The current status of the Berm is defined by Military Agreement No. 1 (henceforth MA#1) which is considered as the basic legal instrument for UN monitoring of the cease-fire in Western Sahara.
MINURSO developed and signed MA#12 in December 1997 and January 1998 with the Royal Moroccan Army (RMA) and the Frente Polisario Military Forces (FPMF), respectively (Figure 1). One of the most important clauses of MA#1 is its emphasis that it details only activities of the military and has no provisions for civilian movements. 
MA#1 divides the territory of Western Sahara into five areas in which the Berm is considered as a landmark of this demarcation (Figure 2). Each of the five parts has specific restrictions for the two parties’ military activities (MINURSO).
   • One 5 km wide Buffer Strip to the south and east sides of the Berm. MA#1 prohibits the entry of RMA and FPMF personnel and equipment into this area by ground or
      air, and the firing of weapons in or over the area. It stresses that it is prohibited at all times and any infraction counts as a violation of the cease-fire.
Figure 2. The map made by MINURSO based on Military Agreement No. 1.
   • Two 30 km wide Restricted Areas along the Berm. The Buffer Strip is included in the Restricted Area on the Polisario side and the Berm is included in the Restricted Area on the RMA side. MA#1 forbids the firing of weapons and/or military training exercises, with the exception of physical training activities of unarmed personnel.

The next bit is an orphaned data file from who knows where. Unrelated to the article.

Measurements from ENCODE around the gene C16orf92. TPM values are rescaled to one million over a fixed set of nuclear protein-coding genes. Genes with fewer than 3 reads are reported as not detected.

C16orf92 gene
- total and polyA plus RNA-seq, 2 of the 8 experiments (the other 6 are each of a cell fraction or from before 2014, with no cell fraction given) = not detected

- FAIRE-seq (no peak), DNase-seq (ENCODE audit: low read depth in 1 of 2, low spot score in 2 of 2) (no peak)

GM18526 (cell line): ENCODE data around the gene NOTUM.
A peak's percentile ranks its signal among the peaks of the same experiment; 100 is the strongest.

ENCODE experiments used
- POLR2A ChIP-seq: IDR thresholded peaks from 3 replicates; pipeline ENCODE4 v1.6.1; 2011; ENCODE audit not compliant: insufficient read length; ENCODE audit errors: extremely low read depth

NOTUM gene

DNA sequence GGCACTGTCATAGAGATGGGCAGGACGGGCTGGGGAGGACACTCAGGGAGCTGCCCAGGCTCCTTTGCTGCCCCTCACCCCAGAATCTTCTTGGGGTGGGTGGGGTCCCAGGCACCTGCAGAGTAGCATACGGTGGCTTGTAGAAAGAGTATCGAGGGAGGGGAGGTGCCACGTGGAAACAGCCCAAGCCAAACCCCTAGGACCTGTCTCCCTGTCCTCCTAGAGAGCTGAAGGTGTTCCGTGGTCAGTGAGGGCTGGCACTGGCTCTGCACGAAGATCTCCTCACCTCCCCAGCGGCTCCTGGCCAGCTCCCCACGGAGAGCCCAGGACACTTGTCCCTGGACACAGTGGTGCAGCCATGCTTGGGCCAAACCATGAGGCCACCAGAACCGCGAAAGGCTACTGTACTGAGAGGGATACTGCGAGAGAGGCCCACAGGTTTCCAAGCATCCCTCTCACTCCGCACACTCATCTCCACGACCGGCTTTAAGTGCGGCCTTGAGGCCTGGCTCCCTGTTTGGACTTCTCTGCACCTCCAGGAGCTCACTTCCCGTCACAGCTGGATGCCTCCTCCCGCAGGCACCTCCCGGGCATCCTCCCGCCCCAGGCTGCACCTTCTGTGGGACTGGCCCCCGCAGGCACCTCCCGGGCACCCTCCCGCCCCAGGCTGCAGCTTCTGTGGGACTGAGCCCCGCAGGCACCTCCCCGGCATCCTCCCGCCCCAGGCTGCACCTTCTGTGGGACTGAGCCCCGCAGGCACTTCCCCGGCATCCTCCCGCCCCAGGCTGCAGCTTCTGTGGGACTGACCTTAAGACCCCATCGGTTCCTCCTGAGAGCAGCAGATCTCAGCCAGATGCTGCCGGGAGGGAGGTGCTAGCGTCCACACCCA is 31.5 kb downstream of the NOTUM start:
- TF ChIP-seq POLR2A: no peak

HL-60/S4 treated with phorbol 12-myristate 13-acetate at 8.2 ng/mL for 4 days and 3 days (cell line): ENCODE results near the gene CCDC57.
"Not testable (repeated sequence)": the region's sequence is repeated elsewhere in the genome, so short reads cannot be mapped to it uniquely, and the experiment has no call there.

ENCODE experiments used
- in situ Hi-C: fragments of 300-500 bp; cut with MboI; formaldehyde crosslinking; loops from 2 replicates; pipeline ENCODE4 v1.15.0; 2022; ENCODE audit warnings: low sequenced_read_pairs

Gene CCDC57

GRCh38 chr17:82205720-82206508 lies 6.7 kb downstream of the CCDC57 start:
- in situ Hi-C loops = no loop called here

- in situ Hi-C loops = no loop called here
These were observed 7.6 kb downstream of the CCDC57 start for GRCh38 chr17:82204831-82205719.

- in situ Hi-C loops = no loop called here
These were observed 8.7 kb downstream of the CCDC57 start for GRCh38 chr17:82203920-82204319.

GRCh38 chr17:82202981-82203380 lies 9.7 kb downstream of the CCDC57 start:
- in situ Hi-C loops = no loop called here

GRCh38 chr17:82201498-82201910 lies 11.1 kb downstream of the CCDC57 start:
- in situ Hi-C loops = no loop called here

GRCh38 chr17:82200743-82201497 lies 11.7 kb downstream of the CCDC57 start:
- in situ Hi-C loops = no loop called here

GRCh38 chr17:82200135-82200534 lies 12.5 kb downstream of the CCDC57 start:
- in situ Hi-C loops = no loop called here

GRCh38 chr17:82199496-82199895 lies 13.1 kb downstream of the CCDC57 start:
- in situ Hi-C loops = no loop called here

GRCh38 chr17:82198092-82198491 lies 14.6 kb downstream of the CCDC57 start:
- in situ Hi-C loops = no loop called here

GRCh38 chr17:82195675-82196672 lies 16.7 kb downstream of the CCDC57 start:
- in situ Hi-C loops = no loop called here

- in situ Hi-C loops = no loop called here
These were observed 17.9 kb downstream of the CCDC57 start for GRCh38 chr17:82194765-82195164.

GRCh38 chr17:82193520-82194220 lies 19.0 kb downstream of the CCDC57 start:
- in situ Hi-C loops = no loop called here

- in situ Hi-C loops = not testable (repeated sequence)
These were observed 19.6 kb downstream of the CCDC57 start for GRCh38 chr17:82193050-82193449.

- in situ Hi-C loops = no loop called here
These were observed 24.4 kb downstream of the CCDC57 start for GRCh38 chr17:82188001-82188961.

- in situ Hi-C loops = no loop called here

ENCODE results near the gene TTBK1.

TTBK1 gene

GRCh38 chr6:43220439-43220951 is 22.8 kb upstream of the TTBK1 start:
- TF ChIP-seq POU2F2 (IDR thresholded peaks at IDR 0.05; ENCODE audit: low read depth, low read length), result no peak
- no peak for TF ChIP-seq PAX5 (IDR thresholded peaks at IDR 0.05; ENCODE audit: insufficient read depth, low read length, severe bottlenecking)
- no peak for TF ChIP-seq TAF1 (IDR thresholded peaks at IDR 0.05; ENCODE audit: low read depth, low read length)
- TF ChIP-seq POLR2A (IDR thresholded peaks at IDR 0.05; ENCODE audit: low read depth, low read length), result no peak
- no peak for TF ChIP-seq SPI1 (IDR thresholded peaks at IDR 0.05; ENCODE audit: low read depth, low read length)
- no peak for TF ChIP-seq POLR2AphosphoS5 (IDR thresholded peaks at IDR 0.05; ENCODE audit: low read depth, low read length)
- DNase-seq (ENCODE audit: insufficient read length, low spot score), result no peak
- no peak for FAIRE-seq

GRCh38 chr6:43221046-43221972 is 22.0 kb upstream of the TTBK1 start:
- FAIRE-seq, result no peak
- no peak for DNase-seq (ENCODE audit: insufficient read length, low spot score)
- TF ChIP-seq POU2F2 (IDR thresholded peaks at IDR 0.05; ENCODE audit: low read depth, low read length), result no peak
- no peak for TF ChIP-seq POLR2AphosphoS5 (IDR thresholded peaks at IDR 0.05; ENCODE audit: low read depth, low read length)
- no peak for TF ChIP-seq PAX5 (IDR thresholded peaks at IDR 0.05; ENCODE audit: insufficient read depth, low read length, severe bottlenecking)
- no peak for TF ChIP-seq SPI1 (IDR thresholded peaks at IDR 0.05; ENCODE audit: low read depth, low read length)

Also, this agreement bans any tactical reinforcements, any redeployment or movement of troops, headquarters/units, stores, equipment, ammunition, weapons, any entry of military aircraft and any improvements of defence infrastructures.
However, it notes that some exceptions apply and some activities are allowed following prior notification to or approval by MINURSO.
   • Two Areas with Limited Restrictions, which are the two remaining vast, stretches of land of the Western Sahara on both sides, respectively. In these areas all normal military activities can be carried out with the exception of the reinforcement of existing minefields, the laying of mines, the concentration of forces, and the construction of new headquarters, barracks and ammunition storage facilities. MA#1 states also that MINURSO needs to be informed if the parties intend to conduct military exercises, including the firing of weapons of a calibre above 9 mm.